While the restriction on dual-class share structure is applied by the IDX for companies on its bourse, Indonesian companies will not be exempted from local regulations even if they choose a foreign exchange as a primary market. However, a SPAC deal could free Tokopedia’s shareholders from the rule.

“If 99.9 per cent of the company is owned by a US-listed SPAC, the share movement would be at the SPAC level, not Tokopedia level. So they would adhere to NYSE regulation, which is more flexible,” Suryohadiprojo said.

He believes there are no legal restraints or hurdles that would stop Tokopedia from carrying out a SPAC deal should it wish to, as such a transaction is in essence no different to any other acquisition deal for the company. Much of the burden in terms of cost, risk, and taxes, would be borne by the SPAC, Suryohadiprojo explained.

He said that listing in the US would present a better capital market for Tokopedia to absorb its high valuation, and the company can take heart from the interest generated by a US-listed SPAC. “If the public absorbs the SPAC’s shares, that means they are also interested in Tokopedia itself,” he added.

There is no denying that over the past year, Indonesian unicorns have seen rising investment interest from the US. This year, three of Indonesia’s unicorns raised sizeable funding from US strategics — ride-hailing firm Gojek raised funds from PayPal and Facebook; marketplace platform Bukalapak from Microsoft; and Tokopedia itself raised capital from Google. Meanwhile, travel platform Traveloka is backed by its US-based peer Expedia.

All four Indonesian unicorns have said that they are exploring dual listing as an IPO option.

Challenges?

However, mounting attention from US firms may not necessarily be representative of the whole investor community, which could present a problem for Indonesian companies after they have listed on a US bourse.

“If you look at Sea Group when they first listed in the US, you realised that there are not many investors in the US that were familiar with the Southeast Asian market. And Tokopedia is only focused on the Indonesian market,” said Aldi Adrian Hartanto, VP of investment at Indonesia’s MDI Ventures.

Hartanto’s VC firm, which took one portfolio IPO last year, is the venture capital arm of Telkom Indonesia, a state-owned telco firm, one of only two local companies that have successfully pulled off a dual listing. He explained that being a listed company requires lengthy administrative preparation and compliance that needs to be fulfilled, which could serve as a potential challenge for a company taking a shortcut to IPO.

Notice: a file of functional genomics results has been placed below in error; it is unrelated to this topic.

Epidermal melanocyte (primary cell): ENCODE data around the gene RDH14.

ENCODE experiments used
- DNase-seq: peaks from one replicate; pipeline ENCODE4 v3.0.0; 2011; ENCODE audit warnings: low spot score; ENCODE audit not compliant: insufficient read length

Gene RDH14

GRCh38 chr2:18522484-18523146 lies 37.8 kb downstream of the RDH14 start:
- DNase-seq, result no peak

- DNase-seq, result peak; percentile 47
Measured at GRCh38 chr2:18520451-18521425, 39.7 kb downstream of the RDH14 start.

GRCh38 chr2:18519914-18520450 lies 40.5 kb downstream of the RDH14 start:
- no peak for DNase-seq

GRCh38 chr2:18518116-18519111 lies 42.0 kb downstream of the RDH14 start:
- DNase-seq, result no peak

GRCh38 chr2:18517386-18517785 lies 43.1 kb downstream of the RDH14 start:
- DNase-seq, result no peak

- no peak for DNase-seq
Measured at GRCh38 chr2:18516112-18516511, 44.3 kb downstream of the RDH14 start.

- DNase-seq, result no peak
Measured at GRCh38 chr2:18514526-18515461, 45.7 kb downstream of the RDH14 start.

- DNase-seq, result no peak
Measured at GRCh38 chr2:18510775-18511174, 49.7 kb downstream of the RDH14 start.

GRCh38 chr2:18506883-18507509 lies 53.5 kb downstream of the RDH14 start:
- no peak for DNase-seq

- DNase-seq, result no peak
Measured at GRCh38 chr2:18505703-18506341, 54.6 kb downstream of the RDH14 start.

In Southeast Asia, only one tech company has listed in the US through a SPAC merger — and it does not have a great story to tell. Reebonz, a Singapore-based luxury online marketplace, saw its shares steadily decline after its SPAC-assisted listing on Nasdaq in December 2018. In July this year, it was delisted from the bourse after failing to meet the minimum share price requirement of $1 for more than 30 days.

Turning to the US market does not offer much consolation either. According to US research and investment management firm Renaissance Capital, of the 93 SPACs that have completed mergers and taken a company public since 2015 in the US, common shares have delivered an average loss of -9.6 per cent and a median return of -29.1 per cent, compared to the average aftermarket return of 47.1 per cent for traditional IPOs since 2015.

“I think the market will wait and see how it goes with Tokopedia. If it is a success, maybe IPOs through SPAC will start to boom in 2022,” he said.

E-commerce battle to heat up

As for Tokopedia, it says it has not decided on anything as yet and is still “considering its options”, with regard to the listing market and method. However, Tokopedia seems to have made an IPO a near-term priority, having officially appointed Morgan Stanley and CITI as advisors.

The desire to pursue an IPO sooner, rather than later, maybe brought about by the rise of Sea Group’s Shopee in Indonesia. The Singapore-based company has jumped to the top of the e-commerce leaderboard in the country, having benefited greatly from the capital firepower of its parent company, which publicly-listed on NYSE.

Willson Cuaca, an investor in Tokopedia through his VC firm East Ventures, believes that access to the capital market is one of the capabilities that Indonesian startups need to develop in order to grow in an increasingly competitive era.

“This has been one of the competitive advantages that help foreign players grow their business in Indonesia. So whether via traditional IPO or SPAC, the company should decide what makes sense to itself and its shareholders,” said Cuaca.